Types of Commodity Futures
As you can see in the picture above, there are five main classes of commodity futures; Grains Futures, Metal Futures, Energy Futures, Softs Futures and Livestock Futures. All commodity futures fall under one of these five classes and under each class, there are many different specific futures markets so lets take a look at each of these classes.
Grains futures are definitely the oldest form of commodity futures to ever exist. In fact, grains futures are the oldest form of futures contract to ever exist and has been used between farmers and buyers since ancient times. Grains futures deal with all kinds of grains with the most popularly traded ones being Corn Futures, Soybean Futures, Rice Futures, Oats Futures and Wheat Futures.
Metal futures are commodity futures that deal with the trading of precious metal such as gold, silver, copper, palladium and platinum. The most commonly traded metal futures are the gold and silver futures. There are even E-mini versions for both gold and silver futures. Due to the price volatility of precious metals, metal futures has always been a favorite form of commodity futures for short term speculators.
Energy Futures are commodity futures that deal with energy related products such as crude oil and heating oil. Indeed, energy futures is one class of futures contracts that gets reported in financial news every single day due to the tremendous impact energy prices has on daily life and the economy in general. Energy futures are also highly seasonal and can be extremely rewarding for futures traders who has a good knowledge of the seasonal trends of the industry. Most popular energy futures include Light Sweet Crude Futures, Brent Crude Futures, Heating Oil Futures, Unleaded Gasoline Futures and Natural Gas Futures.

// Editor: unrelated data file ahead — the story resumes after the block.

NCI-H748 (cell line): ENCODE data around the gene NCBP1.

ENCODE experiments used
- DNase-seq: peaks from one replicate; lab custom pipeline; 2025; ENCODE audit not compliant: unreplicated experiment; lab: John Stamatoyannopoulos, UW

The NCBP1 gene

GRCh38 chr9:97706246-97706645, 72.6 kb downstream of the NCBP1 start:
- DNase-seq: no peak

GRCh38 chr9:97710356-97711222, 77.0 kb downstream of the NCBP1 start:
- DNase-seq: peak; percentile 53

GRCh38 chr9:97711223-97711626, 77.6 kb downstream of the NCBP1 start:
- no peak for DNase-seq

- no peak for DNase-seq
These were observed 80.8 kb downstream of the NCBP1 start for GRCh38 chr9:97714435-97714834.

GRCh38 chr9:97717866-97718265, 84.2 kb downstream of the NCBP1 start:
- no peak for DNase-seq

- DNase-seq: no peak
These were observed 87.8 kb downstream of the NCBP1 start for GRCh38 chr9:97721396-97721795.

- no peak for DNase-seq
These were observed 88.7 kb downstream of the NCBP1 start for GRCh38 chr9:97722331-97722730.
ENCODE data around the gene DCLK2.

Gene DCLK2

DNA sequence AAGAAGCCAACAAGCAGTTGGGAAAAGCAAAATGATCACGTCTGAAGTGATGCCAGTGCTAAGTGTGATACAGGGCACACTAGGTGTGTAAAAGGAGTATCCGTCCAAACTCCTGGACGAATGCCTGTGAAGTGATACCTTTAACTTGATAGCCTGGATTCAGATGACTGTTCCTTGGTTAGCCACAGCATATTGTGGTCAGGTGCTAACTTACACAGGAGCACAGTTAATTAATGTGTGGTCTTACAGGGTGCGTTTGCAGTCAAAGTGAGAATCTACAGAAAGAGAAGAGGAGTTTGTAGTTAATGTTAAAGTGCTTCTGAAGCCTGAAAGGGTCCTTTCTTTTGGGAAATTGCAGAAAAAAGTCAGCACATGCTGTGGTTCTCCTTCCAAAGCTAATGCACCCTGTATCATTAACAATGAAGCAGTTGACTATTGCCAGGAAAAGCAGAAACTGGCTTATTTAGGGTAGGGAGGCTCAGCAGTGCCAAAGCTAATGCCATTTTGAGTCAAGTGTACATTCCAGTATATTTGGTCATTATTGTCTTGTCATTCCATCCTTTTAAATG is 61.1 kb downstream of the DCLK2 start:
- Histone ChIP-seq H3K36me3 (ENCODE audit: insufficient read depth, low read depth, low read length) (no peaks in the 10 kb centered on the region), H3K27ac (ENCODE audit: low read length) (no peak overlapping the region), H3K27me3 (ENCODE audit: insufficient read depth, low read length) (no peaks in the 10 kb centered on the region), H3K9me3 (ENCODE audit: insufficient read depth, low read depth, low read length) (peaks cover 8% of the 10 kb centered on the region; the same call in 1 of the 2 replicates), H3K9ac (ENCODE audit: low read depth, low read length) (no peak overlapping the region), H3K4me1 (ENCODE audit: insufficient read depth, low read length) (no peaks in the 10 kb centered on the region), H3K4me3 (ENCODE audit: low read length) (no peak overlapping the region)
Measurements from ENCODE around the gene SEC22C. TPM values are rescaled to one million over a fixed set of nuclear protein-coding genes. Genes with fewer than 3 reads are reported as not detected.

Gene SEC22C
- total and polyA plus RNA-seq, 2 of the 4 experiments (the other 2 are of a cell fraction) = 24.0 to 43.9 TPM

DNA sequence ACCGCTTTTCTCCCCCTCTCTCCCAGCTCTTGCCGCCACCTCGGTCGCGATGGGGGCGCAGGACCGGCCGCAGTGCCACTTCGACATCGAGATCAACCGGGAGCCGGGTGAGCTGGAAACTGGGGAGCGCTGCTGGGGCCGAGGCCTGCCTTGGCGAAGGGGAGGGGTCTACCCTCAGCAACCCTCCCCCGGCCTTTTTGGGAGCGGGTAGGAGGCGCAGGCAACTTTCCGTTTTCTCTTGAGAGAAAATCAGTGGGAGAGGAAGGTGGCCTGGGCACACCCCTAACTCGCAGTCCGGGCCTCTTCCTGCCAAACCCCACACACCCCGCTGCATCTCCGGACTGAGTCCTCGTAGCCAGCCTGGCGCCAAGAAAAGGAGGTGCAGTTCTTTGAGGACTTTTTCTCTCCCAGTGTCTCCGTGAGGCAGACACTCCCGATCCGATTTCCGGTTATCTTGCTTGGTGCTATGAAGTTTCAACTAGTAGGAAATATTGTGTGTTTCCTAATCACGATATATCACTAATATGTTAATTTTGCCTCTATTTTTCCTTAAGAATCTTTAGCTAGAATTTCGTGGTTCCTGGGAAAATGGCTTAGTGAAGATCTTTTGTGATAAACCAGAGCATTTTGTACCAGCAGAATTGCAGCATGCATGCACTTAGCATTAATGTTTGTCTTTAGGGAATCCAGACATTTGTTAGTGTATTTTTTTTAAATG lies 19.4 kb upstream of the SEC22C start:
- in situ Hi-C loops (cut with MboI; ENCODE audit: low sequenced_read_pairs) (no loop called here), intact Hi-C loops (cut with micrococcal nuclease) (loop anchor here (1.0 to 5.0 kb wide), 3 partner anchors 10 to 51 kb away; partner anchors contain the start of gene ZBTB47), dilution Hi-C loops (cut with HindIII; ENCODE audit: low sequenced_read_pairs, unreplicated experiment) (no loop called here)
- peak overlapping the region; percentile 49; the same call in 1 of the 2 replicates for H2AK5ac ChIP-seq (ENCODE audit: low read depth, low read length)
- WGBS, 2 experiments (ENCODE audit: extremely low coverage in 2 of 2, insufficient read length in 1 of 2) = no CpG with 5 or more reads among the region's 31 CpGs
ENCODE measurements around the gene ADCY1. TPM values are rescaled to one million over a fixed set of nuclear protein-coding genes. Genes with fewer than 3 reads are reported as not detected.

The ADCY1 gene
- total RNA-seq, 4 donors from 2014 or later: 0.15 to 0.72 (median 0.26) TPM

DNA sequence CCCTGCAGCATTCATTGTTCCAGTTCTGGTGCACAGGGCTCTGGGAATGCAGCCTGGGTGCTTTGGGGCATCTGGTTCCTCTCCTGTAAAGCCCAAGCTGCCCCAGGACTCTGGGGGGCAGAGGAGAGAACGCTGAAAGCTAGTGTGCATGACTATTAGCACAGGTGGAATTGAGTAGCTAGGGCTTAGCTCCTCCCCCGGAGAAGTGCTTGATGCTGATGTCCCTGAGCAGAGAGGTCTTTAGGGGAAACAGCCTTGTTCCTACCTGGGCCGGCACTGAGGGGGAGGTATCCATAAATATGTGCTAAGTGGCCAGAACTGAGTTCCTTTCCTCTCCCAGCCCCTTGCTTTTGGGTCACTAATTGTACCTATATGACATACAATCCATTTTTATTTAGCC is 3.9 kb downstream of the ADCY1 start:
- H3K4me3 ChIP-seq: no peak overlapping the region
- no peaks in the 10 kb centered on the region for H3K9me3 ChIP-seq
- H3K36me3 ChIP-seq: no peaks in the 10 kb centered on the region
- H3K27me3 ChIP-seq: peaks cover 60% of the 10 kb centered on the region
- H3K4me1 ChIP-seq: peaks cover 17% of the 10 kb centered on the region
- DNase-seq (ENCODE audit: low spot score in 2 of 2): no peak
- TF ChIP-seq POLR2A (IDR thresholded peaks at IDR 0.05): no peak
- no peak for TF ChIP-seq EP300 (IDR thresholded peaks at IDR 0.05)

Softs Futures are commodity futures that deal with agricultural products such as lumber, cotton and rubber. It is a little known futures market that rather hit the news. It is also an extremely unpredictable market with unexpected weathers creating all kinds of volatility in that market. Some of the most popularly traded Softs Futures include Cocoa Futures, Cotton Futures, Orange Juice Futures, Sugar Futures and Lumber Futures.
Livestock Futures are commodity futures that deal with the trading of live animal or live animal products. Livestock Futures is one class of commodity futures that professional futures traders tend to stay out of as it is relatively illiquid and easy to "corner" by the few big players in that market. Some of the most popular traded Livestock Futures are Live Cattle Futures, Lean Hog Futures, Feeder Cattle Futures and Pork Bellies Futures.
General Characteristics of Commodity Futures